The Painted Veil Chapter 47

It was after dinner. As usual Walter sat by the lamp and read. He read every evening till Kitty went to bed and then went into a laboratory which he had fitted up in one of the bungalow’s empty rooms. Here he worked late into the night. He slept little. He was occupied with she knew not what experiments. He told her nothing of his work; but even in the old days he had been reticent on this: he was not by nature expansive. She thought deeply of what he had just said to her: the conversation had led to nothing. She knew him so little that she could not be sure if he was speaking the truth or not. Was it possible that, whereas he now existed so ominously for her, she had entirely ceased to exist for him? Her conversation which had entertained him once because he loved her, now that he loved her no longer might be merely tedious to him. It mortified her.

She looked at him. The light of the lamp displayed his profile as though it were a cameo. With his regular and finely-cut features it was very distinguished, but it was more than severe, it was grim: that immobility of his, only his eyes moving as he perused each page, was vaguely terrifying. Who would have thought that this hard face could be melted by passion to such a tenderness of expression? She knew and it excited in her a little shiver of distaste. It was strange that though he was good-looking as well as honest, reliable and talented, it had been so impossible for her to love him. It was a relief that she need never again submit to his caresses.

He would not answer when she had asked him whether in forcing her to come here he had really wished to kill her. The mystery of this fascinated and horrified her. He was so extraordinarily kind; it was incredible that he could have had such a devilish intention. He must have suggested it only to frighten her and to get back on Charlie (that would be like his sardonic humour) and then from obstinacy or from fear of looking foolish insisted on her going through with it.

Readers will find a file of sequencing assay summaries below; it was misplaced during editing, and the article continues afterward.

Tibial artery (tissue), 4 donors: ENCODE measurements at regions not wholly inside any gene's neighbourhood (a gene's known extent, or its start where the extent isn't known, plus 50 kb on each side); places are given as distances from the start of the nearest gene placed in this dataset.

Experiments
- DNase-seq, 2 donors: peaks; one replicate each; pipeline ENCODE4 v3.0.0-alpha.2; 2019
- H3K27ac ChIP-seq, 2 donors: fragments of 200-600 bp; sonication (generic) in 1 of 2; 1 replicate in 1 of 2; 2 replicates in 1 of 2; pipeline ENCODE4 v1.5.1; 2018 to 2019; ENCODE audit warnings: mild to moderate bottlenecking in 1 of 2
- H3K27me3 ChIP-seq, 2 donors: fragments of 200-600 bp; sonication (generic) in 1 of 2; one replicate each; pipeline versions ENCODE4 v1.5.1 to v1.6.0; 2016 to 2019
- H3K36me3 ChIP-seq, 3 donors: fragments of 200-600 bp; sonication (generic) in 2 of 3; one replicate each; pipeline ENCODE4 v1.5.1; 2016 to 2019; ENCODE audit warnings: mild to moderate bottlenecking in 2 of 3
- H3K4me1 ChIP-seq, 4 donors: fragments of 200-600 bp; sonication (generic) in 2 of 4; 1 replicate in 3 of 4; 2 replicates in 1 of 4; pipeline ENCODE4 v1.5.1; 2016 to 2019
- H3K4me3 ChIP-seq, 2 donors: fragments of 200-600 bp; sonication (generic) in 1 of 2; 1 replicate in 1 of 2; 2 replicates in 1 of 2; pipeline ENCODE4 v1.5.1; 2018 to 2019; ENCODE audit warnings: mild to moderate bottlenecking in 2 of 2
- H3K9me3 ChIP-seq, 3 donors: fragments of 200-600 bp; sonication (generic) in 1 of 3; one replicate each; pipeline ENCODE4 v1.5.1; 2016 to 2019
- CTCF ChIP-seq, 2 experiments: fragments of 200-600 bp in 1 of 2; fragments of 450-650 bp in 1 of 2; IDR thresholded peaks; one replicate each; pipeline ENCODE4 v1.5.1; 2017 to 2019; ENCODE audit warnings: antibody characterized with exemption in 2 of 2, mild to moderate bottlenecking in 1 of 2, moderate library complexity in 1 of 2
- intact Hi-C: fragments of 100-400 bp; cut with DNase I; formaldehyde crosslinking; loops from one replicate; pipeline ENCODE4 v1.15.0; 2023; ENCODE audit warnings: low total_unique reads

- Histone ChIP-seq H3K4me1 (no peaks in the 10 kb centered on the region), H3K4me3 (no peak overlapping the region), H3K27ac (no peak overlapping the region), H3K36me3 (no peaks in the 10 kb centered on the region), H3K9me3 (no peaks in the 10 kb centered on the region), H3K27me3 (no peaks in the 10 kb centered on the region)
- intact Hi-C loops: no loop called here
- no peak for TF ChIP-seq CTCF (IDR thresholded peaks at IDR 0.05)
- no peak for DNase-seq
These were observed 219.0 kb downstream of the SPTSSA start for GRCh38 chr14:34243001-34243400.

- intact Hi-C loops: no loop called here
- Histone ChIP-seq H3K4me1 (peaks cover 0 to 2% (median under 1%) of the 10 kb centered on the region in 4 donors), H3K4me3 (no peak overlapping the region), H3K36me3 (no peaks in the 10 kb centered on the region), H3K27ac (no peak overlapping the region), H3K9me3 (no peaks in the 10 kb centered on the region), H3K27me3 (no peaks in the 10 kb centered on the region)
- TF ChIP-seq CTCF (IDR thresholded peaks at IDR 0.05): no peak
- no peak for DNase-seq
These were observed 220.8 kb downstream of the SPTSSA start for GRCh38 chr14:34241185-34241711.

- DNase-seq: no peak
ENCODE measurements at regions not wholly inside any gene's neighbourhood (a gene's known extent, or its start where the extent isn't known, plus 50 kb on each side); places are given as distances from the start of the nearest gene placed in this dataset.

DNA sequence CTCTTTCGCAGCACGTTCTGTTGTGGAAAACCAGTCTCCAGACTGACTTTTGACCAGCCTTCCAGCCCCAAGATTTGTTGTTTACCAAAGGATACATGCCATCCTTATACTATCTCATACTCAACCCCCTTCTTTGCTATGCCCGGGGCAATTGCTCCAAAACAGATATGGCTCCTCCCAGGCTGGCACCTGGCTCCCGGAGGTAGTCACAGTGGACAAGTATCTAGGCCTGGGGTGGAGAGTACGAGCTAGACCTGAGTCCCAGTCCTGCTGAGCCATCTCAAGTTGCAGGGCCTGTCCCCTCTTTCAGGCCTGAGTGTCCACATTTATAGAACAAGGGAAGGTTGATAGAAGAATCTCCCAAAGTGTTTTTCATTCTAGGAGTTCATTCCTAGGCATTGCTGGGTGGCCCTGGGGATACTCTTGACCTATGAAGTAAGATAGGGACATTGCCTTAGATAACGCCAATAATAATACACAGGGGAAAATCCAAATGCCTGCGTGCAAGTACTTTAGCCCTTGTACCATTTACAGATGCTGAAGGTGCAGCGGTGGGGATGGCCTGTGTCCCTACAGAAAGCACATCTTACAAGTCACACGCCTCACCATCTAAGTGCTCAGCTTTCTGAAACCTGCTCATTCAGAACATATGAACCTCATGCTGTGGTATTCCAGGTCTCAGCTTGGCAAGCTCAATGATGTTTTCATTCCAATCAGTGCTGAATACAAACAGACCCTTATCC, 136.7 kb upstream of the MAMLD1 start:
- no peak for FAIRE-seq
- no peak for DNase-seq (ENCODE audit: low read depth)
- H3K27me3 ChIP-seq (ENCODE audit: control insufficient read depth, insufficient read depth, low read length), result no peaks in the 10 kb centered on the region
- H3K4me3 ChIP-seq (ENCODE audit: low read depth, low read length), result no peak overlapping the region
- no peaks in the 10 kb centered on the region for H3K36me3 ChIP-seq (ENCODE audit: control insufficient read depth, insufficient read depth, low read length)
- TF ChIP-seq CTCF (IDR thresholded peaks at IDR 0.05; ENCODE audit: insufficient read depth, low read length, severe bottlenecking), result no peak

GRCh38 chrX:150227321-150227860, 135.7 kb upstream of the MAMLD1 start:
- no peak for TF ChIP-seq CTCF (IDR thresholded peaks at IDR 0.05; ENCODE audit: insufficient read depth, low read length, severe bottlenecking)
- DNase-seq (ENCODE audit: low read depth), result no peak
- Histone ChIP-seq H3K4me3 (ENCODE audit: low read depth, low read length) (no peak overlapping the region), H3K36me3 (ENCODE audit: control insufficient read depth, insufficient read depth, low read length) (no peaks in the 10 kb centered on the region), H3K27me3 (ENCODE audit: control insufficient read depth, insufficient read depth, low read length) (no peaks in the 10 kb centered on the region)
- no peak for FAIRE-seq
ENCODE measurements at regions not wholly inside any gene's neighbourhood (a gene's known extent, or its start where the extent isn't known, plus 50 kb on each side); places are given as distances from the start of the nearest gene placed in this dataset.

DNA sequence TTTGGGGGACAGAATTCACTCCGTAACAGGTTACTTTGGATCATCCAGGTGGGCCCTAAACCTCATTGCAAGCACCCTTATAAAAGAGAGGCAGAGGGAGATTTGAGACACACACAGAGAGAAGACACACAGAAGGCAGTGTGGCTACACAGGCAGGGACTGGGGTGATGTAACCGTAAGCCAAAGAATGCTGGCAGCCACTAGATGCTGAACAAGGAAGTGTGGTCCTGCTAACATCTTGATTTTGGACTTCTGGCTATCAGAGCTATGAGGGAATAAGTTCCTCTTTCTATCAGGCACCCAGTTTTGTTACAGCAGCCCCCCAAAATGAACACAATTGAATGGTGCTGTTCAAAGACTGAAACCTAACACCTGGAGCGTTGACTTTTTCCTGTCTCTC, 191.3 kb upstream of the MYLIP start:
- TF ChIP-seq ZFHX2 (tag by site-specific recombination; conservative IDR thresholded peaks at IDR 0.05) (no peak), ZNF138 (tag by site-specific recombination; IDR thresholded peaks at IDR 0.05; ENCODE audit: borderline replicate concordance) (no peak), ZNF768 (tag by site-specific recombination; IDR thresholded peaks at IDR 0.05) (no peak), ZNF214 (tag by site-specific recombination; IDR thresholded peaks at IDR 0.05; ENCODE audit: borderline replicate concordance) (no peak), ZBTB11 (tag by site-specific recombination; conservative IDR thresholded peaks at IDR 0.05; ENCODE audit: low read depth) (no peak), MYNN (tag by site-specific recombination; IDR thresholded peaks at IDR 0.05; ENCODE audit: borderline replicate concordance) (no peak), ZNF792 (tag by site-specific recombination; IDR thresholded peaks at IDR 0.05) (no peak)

Yes, he said he despised himself. What did he mean by that? Once again Kitty looked at his calm cool face. She might not even be in the room, he was so unconscious of her.

‘Why do you despise yourself?’ she asked, hardly knowing that she spoke, as though she were continuing without a break the earlier conversation.

He put down his book and observed her reflectively. He seemed to gather his thoughts from a remote distance.

‘Because I loved you.’

She flushed and looked away. She could not bear his cold, steady and appraising gaze. She understood what he meant. It was a little while before she answered.

‘I think you do me an injustice,’ she said. ‘It’s not fair to blame me because I was silly and frivolous and vulgar. I was brought up like that. All the girls I know are like that . . . It’s like reproaching some one who has no ear for music because he’s bored at a symphony concert. Is it fair to blame me because you ascribed to me qualities I hadn’t got? I never tried to deceive you by pretending I was anything I wasn’t. I was just pretty and gay. You don’t ask for a pearl necklace or a sable coat at a booth in a fair; you ask for a tin trumpet and a toy balloon.’

‘I don’t blame you.’

His voice was weary. She was beginning to feel a trifle impatient with him. Why could he not realise, what suddenly had become so clear to her, that beside all the terror of death under whose shadow they lay and beside the awe of the beauty which she had caught a glimpse of that day, their own affairs were trivial? What did it really matter if a silly woman had committed adultery and why should her husband, face to face with the sublime, give it a thought? It was strange that Walter with all his cleverness should have so little sense of proportion. Because he had dressed a doll in gorgeous robes and set her in a sanctuary to worship her, and then discovered that the doll was filled with sawdust he could neither forgive himself nor her. His soul was lacerated. It was all make-believe that he had lived on, and when the truth shattered it he thought reality itself was shattered. It was true enough, he would not forgive her because he could not forgive himself.

She thought that she heard him give a faint sigh and she shot a rapid glance at him. A sudden thought struck her and it took her breath away. She only just refrained from giving a cry.

Was it what they called – a broken heart – that he suffered from?